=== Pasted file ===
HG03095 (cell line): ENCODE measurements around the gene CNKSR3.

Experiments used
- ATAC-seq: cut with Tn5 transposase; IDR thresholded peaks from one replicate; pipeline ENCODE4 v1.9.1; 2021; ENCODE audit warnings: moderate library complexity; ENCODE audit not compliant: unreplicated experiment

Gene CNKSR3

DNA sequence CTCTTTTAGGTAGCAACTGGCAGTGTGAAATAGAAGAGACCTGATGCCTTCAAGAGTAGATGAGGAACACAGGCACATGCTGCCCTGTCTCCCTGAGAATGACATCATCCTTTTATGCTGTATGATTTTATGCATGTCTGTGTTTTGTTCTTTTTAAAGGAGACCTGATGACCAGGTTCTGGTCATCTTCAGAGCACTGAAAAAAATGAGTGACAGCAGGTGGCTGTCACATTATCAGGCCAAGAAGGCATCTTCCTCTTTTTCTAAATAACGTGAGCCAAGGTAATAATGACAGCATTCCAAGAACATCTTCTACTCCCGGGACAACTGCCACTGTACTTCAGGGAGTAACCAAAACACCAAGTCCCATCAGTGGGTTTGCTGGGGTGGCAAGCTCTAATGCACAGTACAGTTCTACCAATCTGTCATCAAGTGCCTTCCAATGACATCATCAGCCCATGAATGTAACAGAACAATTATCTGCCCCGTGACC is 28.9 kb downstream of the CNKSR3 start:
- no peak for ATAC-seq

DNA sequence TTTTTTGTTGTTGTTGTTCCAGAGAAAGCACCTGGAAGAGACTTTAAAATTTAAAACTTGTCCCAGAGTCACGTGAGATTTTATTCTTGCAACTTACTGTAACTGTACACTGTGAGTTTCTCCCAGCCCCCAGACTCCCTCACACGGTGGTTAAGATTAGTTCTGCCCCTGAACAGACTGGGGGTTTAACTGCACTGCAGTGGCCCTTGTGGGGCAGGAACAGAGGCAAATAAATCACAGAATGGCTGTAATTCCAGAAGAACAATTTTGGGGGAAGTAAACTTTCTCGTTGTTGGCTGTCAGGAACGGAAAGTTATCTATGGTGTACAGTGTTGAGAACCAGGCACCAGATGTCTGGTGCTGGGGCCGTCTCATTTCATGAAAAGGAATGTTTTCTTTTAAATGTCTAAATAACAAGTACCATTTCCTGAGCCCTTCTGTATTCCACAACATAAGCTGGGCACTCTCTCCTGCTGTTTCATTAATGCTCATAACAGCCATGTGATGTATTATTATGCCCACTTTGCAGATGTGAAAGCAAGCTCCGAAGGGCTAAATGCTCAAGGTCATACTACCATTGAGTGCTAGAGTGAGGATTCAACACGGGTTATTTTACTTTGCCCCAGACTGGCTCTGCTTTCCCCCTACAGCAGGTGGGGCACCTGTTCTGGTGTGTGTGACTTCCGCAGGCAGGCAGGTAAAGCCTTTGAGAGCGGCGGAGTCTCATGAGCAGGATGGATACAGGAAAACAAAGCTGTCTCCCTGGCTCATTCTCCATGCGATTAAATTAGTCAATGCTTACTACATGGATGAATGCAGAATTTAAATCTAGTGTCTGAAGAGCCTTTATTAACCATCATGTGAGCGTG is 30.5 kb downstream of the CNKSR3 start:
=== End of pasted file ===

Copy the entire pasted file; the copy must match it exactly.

HG03095 (cell line): ENCODE measurements around the gene CNKSR3.

Experiments used
- ATAC-seq: cut with Tn5 transposase; IDR thresholded peaks from one replicate; pipeline ENCODE4 v1.9.1; 2021; ENCODE audit warnings: moderate library complexity; ENCODE audit not compliant: unreplicated experiment

Gene CNKSR3

DNA sequence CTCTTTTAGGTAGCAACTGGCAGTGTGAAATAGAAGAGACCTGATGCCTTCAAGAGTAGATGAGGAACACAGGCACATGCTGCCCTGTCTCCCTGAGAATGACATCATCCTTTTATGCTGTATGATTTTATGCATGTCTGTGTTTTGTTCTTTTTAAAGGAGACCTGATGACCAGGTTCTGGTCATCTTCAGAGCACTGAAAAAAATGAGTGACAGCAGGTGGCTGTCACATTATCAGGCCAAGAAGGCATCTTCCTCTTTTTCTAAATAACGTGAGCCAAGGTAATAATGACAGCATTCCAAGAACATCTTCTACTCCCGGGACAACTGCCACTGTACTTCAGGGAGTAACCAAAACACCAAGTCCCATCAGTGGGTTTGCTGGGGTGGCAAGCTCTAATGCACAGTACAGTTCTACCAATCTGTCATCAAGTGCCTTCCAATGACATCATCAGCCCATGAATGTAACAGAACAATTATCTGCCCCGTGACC is 28.9 kb downstream of the CNKSR3 start:
- no peak for ATAC-seq

DNA sequence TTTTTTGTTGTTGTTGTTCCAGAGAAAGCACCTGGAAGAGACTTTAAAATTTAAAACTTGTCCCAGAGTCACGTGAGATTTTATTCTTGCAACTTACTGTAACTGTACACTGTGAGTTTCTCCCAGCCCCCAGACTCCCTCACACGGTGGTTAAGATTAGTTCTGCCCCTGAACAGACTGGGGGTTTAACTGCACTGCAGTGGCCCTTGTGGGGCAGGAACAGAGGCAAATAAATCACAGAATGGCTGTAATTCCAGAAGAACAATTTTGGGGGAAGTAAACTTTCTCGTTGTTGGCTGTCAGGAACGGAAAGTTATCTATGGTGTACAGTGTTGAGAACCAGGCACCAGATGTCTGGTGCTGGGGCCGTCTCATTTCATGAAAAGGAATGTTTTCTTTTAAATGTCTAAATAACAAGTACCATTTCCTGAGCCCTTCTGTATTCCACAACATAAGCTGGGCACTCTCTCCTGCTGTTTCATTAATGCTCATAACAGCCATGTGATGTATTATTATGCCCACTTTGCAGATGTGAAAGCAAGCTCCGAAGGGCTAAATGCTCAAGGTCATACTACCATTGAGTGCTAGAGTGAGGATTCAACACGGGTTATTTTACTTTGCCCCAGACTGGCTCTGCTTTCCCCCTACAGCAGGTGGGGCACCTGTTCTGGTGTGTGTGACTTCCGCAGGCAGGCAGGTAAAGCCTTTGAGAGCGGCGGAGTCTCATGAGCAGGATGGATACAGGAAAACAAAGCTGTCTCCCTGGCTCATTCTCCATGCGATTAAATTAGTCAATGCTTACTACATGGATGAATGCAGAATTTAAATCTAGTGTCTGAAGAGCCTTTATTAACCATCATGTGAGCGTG is 30.5 kb downstream of the CNKSR3 start: